“The LORD loves justice.” (Psalm 37:28)

“The LORD is a lover of justice.” (Psalm 99:1, 4)

“The LORD is righteous, he loves justice.”  (Psalm 11:7)

“The LORD loves righteousness and justice.”  (Psalm 33:5)

But we find it also in the books of the prophets:

“For I the LORD love justice.” (Isaiah 61:8)

“I am the LORD, who exercises kindness, justice and righteousness on earth, for in these I delight.”  (Jeremiah 9:24)

justice and righteousness

The terms ‘righteousness’ and ‘justice’ are often linked in these biblical texts. That is because they are synonymous, redundant terms. In the bible, the word for justice also means righteousness. The Greek word dikaios and the Hebrew word tzedaka both have this dual meaning. Righteousness implies a personal dimension, while justice implies a social dimension, but they both have the same objectives.

The common understanding of righteousness is moralistic (being morally right) or relational (being right with God and/or being right with others). These moralistic and relational understandings can sometimes lead to self-righteousness.

But a more holistic biblical understanding would be standing up for what is right. Doing what is right. It means seeking justice in human society. We are told in Proverbs: “The righteous care about justice for the poor.”   (Proverbs 29:7) So righteousness means working for justice.

If you start with this understanding of righteousness, you can amplify it to say that the moralistic and relational understandings are also true. But if you start with the other understandings, you may never get to its relationship with justice.

a definition of justice

Aristotle suggested that the essence of justice consists in a person receiving what he or she is due.  We can expand that idea to include a person or group receiving what it is due. Justice consists in a person or group receiving what it has a right to receive—what it has a legitimate claim to have.

Our fundamental disagreements over justice are not disagreements over the bare concept of justice but disagreements over that to which people or groups have rights. We do not dispute, the concept of justice; we disagree about the contours of justice. There is much debate in America today over who has a right to what.

the contours of justice

As Christians, we need to understand the contours of justice in the Bible. The key to the biblical contour of justice is the repeated referral in the Hebrew Bible to widows, orphans and aliens. These are people who live without protection in society. They cannot own land and have no means of support. They have no access to the fundamental means of life.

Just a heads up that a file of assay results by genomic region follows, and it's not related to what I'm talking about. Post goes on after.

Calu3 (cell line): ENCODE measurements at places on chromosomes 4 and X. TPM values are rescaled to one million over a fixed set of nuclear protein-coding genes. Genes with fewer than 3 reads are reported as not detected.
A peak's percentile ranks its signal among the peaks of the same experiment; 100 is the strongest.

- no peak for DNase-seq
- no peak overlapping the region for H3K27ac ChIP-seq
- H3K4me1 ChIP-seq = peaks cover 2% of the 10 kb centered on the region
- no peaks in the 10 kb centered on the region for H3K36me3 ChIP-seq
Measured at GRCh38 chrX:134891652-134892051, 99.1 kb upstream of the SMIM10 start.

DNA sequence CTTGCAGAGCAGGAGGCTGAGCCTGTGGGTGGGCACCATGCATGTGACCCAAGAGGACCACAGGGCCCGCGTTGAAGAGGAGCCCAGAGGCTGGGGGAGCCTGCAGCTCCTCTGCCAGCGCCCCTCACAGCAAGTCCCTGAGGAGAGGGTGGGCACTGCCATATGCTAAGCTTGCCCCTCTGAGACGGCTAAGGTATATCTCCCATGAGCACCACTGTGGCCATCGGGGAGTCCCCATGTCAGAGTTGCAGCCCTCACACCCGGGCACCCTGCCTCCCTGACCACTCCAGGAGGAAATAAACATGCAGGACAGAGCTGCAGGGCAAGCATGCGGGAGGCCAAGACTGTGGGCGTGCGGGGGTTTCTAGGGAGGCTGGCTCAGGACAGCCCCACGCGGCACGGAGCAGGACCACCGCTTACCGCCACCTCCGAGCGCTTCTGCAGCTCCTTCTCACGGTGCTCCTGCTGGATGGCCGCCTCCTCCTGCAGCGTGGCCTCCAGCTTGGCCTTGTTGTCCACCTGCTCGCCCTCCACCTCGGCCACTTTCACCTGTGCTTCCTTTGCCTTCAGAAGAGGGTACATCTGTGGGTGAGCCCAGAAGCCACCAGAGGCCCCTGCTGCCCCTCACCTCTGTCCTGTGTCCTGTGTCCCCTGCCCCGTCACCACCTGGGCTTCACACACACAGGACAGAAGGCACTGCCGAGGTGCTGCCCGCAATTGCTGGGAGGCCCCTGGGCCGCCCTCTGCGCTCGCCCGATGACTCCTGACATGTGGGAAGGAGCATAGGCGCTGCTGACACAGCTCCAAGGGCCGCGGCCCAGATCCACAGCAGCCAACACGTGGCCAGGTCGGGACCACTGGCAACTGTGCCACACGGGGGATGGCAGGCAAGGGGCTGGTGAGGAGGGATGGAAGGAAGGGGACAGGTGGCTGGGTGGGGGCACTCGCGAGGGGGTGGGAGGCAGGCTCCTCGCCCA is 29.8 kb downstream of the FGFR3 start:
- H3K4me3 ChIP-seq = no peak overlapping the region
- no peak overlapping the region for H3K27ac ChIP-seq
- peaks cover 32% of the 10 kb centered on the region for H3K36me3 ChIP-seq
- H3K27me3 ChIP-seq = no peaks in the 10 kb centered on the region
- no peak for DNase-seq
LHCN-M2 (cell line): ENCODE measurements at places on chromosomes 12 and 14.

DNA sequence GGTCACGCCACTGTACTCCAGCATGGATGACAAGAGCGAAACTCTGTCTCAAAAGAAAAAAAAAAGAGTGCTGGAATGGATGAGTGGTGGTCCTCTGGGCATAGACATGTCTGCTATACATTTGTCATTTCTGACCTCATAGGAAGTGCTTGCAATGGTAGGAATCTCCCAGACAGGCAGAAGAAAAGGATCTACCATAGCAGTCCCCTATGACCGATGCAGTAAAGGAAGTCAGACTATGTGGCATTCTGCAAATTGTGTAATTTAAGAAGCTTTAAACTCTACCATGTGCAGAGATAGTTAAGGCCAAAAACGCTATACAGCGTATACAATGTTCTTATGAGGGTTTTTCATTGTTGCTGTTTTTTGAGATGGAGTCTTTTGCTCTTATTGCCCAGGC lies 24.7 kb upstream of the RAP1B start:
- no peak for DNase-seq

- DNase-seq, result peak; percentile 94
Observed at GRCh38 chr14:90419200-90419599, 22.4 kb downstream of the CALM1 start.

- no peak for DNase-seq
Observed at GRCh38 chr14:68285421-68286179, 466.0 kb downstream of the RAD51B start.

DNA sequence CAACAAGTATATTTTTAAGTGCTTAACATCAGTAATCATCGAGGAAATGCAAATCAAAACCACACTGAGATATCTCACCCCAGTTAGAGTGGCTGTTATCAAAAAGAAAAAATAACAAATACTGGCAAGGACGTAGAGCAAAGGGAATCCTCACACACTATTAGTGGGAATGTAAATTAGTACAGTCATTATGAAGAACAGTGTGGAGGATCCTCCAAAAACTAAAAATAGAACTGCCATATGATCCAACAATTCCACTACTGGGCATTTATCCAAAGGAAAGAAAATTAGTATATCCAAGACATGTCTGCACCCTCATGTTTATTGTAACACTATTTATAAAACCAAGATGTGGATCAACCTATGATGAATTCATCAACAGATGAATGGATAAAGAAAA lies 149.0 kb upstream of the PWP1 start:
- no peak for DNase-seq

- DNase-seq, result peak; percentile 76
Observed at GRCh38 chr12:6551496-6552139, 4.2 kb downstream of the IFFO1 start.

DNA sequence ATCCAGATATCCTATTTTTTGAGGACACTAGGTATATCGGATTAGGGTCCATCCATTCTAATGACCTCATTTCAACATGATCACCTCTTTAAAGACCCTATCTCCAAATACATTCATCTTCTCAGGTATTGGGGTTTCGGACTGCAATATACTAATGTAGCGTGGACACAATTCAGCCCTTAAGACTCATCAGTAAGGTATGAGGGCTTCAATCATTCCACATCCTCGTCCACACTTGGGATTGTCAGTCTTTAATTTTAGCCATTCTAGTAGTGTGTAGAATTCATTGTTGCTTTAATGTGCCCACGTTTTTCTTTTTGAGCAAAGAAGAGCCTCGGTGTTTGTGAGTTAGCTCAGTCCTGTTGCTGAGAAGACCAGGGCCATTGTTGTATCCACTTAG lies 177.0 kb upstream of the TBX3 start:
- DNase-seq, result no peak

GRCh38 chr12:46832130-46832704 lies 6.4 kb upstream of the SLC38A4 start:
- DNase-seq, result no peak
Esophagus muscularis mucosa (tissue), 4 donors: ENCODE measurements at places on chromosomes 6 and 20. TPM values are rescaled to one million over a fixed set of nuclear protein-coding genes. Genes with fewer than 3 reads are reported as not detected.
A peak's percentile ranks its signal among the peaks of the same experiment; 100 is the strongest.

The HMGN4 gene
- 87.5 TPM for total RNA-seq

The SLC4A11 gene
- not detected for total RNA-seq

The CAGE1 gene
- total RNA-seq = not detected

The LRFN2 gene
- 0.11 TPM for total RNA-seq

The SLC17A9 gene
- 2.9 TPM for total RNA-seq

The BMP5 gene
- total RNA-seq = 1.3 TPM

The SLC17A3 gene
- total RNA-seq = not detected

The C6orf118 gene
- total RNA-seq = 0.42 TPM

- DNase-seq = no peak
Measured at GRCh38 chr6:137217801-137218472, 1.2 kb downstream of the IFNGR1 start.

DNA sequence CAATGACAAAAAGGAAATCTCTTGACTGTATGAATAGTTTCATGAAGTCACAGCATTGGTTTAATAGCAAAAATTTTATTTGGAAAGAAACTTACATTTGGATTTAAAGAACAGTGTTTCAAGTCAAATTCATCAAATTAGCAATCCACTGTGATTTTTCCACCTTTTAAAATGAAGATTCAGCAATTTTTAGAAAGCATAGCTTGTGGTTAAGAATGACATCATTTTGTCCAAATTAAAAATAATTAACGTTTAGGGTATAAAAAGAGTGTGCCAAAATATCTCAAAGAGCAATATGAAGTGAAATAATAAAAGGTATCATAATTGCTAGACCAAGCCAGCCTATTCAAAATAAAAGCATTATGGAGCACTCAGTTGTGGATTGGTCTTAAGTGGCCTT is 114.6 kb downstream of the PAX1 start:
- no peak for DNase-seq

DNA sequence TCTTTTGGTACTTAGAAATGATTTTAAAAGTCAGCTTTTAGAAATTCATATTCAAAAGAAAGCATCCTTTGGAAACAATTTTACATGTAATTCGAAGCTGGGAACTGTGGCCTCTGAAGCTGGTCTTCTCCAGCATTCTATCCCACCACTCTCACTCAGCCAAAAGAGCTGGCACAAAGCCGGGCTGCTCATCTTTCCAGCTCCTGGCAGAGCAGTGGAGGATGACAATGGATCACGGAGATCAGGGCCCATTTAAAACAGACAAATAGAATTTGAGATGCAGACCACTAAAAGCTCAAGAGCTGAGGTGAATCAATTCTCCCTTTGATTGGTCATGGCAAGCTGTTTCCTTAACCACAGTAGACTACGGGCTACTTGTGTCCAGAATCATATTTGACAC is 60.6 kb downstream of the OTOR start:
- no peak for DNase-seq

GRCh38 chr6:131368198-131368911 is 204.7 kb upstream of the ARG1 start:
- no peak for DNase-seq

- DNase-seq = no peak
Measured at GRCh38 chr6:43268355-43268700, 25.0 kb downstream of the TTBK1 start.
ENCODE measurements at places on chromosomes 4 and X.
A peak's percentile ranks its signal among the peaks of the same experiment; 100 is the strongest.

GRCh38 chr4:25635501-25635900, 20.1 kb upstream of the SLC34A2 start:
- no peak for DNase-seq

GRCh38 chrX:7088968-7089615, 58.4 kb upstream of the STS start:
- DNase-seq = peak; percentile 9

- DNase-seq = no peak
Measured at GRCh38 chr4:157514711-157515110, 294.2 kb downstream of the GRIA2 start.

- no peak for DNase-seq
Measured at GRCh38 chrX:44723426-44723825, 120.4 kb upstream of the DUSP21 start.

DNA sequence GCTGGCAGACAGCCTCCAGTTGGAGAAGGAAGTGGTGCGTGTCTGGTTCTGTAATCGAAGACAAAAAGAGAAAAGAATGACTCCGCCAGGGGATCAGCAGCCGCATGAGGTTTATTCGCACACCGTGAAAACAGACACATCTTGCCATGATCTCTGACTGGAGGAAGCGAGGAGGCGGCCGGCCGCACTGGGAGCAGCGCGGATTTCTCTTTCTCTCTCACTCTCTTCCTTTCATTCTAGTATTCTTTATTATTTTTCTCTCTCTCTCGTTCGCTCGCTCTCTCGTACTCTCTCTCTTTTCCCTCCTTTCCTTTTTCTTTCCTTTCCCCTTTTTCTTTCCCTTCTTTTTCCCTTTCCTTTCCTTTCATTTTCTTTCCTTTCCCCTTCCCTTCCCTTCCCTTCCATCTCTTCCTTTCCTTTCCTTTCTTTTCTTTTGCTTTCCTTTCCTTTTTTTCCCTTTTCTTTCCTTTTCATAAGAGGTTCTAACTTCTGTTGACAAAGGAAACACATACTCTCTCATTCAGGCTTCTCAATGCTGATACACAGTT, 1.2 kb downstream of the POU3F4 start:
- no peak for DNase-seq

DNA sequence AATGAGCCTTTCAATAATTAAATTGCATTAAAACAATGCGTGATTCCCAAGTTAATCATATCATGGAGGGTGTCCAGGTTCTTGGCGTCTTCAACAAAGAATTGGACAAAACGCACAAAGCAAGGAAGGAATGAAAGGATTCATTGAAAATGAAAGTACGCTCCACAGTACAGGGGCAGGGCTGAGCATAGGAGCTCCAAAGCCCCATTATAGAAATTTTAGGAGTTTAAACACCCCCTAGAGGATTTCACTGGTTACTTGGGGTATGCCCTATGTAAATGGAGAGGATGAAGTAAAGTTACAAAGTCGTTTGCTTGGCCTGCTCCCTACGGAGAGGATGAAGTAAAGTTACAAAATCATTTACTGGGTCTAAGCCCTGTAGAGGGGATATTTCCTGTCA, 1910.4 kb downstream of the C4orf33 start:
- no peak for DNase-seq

Because they live without protection, God becomes their protector.

“The LORD watches over the strangers; he upholds the orphan and the widow.” (Psalm 146:9)

“Father of orphans and protector of widows is God in his holy habitation.” (Psalm 68:5)

“You shall not oppress a resident alien, for you were aliens in the land of Egypt. You shall not abuse any widow or orphan. If you do abuse them, when they cry out to me, I will surely heed their cry.” (Exodus 22:21-23)

Over and over, when justice is spoken of, it is these three groups that are brought to the fore.

By contrast, when Plato speaks of the just society, widows, orphans and aliens are nowhere in view. In The Republic, Plato suggests that a just society consists of harmony in a structured political body where wise persons exercise authority that citizens willingly obey. Everyone in society knows and plays their appropriate role. The fundamental contour of justice is identified by Plato with a certain kind of “law and order.”

Evidently for the biblical writers, the fundamental contour of justice is something different. For them, the just society is the society in which the weak and voiceless ones have been brought into the community so as to enjoy its goods. The contour of biblical justice is providing the poor with access to the means of life.

the elimination of poverty

God wants poverty eliminated. We read in Deuteronomy:

“There will, however, be no poor among you, because the Lord is sure to bless you in the land that the Lord your God is giving you as a possession to occupy, if only you will obey the Lord your God by diligently observing this entire commandment” (Deuteronomy 15:4-5

There will be no poor among us if we obey God. God expects that the nation’s wealth—a gift from God—and the economy must be managed in a way that poverty will be eliminated.

creating a just society

The creation of a just society is rooted in this question: “How does everyone get a fair, equitable access to the means of life?”